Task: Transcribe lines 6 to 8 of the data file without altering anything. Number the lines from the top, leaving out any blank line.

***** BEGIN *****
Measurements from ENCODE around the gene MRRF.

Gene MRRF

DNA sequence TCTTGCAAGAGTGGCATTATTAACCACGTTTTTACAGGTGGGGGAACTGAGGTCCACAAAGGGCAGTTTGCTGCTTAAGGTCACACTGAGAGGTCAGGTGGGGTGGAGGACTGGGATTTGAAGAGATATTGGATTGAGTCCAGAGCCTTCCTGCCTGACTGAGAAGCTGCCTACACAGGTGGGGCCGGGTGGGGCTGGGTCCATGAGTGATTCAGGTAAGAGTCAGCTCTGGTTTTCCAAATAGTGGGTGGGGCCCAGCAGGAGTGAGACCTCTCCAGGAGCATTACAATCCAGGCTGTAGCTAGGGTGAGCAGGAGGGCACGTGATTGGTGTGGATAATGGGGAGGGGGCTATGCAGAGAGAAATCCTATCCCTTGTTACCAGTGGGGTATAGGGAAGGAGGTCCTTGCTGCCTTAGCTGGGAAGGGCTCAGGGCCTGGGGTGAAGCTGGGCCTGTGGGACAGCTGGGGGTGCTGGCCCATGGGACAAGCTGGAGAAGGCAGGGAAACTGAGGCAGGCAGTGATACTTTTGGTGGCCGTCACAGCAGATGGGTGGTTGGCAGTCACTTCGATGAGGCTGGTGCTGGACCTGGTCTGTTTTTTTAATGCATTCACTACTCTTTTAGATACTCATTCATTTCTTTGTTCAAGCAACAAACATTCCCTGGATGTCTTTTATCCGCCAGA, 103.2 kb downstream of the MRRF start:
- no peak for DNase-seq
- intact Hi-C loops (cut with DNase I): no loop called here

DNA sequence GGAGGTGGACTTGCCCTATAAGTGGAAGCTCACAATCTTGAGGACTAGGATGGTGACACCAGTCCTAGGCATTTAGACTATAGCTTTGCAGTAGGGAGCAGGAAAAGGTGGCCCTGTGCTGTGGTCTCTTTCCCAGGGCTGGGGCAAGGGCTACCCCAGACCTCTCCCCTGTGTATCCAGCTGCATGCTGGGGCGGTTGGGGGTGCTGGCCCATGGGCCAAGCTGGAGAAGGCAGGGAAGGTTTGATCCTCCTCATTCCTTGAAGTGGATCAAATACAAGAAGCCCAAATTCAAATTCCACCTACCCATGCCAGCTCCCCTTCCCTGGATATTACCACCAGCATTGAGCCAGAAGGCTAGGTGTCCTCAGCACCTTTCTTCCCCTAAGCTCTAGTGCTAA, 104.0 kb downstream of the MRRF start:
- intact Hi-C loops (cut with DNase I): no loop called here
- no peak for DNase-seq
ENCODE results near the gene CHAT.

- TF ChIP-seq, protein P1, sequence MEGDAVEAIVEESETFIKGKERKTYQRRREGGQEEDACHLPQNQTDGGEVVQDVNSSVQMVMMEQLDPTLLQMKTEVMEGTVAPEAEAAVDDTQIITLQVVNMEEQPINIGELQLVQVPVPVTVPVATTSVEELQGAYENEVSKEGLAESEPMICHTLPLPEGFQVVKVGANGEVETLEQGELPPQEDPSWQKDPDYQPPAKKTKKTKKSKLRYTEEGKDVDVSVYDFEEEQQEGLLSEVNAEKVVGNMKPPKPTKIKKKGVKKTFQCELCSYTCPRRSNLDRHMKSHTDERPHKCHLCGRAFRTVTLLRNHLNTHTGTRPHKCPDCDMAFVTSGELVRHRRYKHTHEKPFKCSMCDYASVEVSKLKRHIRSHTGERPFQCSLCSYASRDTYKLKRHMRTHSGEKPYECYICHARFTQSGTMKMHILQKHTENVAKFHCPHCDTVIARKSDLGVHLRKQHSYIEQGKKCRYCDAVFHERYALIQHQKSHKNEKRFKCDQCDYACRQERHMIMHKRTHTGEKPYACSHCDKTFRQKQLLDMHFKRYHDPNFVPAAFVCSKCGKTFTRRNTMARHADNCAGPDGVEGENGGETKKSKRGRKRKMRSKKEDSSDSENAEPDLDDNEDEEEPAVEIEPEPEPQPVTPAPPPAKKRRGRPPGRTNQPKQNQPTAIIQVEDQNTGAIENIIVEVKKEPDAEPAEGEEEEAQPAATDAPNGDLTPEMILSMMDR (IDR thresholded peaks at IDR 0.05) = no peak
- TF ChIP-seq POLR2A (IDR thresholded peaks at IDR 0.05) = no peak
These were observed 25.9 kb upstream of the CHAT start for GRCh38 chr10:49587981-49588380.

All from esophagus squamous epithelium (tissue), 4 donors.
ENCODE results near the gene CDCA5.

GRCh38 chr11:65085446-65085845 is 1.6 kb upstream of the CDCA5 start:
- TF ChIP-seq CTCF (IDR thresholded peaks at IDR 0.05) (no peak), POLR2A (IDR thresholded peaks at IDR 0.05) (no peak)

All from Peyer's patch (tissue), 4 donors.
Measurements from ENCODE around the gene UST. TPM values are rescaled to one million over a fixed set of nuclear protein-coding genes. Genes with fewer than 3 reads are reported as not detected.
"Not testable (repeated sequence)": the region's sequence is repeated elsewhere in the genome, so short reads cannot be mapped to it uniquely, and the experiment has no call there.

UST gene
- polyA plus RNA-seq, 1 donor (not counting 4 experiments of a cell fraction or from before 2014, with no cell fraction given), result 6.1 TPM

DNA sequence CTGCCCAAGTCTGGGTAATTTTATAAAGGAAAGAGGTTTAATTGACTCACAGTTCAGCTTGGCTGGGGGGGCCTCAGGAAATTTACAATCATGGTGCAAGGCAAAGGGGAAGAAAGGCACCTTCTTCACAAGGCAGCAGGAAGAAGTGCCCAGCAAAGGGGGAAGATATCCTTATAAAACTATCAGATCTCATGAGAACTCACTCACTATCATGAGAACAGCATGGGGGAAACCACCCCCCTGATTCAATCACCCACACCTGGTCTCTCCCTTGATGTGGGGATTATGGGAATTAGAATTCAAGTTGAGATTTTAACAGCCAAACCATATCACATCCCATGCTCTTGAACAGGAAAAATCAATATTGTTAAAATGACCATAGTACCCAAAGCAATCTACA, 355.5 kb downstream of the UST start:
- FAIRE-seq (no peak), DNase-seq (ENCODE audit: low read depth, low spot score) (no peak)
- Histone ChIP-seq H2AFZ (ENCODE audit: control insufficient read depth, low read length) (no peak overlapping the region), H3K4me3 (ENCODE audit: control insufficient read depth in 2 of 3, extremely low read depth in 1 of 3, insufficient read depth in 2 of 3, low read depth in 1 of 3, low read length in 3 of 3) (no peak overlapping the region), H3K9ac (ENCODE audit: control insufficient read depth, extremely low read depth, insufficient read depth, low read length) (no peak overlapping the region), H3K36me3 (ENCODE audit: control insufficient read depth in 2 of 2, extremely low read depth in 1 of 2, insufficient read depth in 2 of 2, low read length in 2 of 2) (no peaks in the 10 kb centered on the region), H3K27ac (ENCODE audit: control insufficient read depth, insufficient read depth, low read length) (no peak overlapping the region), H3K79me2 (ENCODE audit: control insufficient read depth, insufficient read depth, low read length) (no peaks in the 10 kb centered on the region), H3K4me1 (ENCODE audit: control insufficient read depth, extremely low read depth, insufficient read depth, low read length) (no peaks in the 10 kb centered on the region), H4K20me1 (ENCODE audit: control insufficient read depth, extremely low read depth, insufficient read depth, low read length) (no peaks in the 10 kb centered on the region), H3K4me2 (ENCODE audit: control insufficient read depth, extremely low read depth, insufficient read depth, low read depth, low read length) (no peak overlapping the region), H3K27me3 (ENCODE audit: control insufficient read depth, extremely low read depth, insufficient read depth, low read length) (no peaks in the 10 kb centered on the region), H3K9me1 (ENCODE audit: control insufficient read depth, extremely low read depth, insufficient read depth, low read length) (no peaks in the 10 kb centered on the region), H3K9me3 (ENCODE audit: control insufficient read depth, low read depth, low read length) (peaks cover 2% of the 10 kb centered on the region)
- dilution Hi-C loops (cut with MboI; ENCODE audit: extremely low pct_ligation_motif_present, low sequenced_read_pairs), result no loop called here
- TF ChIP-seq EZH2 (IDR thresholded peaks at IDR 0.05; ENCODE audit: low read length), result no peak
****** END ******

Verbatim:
DNA sequence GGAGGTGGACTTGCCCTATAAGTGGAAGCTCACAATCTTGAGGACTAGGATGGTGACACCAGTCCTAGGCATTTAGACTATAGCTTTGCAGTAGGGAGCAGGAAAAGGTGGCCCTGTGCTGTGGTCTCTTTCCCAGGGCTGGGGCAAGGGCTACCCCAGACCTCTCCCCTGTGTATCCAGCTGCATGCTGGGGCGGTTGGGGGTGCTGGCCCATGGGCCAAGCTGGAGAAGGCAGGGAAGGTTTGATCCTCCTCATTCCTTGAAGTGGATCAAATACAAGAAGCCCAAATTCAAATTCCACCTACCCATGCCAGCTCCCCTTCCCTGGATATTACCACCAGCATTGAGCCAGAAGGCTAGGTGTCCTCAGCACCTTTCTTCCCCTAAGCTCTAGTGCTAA, 104.0 kb downstream of the MRRF start:
- intact Hi-C loops (cut with DNase I): no loop called here
- no peak for DNase-seq